contents of a dead woman's wallet

Over the past 15 years or so, my interests as an artist have returned time and again (even when encouraged to move away from intensely personal imagery and subject matter) to the place where displacement, loss, memory, and commodity meet. In my most recent effort, which I've collectively titled Who is Amanda Fisher?, I have applied a daily (or so) goal over the past year to make “art from ephemera” to a deeper investigation of the contents of my dead mother’s wallet, which functions as a sort of time capsule 28 years after she died. After I started the project, I was pointed to Jack Finney’s 1956 short story Contents of the Dead Man’s Pockets, which has served as inspiration for continuing the project beyond the date of her December 28th death (the last dated material in her wallet was from December 24, 1988). I’m interested in confronting the relative value of these scraps of paper as they take on added meaning and significance through the distance in time and space from those original experiences. Furthermore, might it be possible to recreate a narrative, however fictional in nature due to the unreliability of memory's function over time, by replicating my mother’s actions as evidenced by, largely, receipts during her final weeks? What do these scraps of paper say, if anything, about my mother or her relationship to me, 11 at the time? What might this project reveal about my own choices and priorities 28 years later, not unlike Finney’s character, as I juggle the demands of my day job, a family, and my own creative needs and drives?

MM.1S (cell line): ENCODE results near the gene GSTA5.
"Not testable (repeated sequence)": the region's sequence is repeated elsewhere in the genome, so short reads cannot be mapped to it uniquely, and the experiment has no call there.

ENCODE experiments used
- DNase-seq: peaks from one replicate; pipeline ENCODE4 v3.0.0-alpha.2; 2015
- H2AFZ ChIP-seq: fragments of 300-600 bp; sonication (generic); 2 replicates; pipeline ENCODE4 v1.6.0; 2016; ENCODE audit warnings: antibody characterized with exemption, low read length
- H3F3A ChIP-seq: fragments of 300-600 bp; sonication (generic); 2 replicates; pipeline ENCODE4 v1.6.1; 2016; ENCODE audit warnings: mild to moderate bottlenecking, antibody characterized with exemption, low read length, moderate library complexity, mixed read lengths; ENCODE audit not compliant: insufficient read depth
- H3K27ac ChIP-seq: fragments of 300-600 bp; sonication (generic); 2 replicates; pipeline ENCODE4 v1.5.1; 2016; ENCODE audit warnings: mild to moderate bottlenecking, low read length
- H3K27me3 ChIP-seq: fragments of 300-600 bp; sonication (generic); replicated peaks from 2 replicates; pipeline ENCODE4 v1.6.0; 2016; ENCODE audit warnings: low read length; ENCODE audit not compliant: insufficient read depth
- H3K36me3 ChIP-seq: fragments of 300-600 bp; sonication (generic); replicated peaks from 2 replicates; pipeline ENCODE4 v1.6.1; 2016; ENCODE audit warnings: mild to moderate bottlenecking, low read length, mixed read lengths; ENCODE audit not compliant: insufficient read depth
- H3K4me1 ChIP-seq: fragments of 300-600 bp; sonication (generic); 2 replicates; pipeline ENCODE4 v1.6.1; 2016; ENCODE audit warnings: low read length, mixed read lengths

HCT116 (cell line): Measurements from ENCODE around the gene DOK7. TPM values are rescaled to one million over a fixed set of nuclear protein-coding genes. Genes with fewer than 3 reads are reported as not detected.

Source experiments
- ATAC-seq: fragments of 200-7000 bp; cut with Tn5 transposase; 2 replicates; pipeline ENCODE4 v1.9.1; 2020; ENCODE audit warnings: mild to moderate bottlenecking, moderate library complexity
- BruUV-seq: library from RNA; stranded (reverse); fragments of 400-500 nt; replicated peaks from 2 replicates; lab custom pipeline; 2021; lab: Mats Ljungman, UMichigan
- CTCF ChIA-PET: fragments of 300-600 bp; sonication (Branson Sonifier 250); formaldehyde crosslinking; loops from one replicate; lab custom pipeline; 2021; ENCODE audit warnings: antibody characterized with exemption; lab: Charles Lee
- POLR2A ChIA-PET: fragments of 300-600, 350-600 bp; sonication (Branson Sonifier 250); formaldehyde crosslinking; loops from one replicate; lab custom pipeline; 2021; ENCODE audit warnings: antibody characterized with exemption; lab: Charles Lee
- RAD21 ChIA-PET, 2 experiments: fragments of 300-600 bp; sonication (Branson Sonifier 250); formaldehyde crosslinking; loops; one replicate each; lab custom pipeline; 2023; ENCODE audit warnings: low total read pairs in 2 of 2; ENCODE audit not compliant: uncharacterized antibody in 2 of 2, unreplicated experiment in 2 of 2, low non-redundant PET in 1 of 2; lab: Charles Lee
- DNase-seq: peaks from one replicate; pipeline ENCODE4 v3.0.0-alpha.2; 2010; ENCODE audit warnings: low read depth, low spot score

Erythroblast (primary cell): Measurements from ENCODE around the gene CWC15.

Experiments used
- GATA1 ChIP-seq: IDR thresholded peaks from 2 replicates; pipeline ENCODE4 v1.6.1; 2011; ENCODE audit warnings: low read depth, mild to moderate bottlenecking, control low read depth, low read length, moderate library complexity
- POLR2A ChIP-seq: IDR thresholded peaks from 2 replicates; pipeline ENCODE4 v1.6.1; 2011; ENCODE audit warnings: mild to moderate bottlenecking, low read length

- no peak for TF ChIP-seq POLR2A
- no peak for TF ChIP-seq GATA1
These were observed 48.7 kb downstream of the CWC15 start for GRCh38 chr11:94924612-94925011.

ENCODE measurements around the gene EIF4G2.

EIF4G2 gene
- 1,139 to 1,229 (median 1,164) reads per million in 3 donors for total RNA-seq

Those are questions I hope to explore, possibly in a more interactive way as well, as the project evolves in the first half of 2017. Stay tuned!

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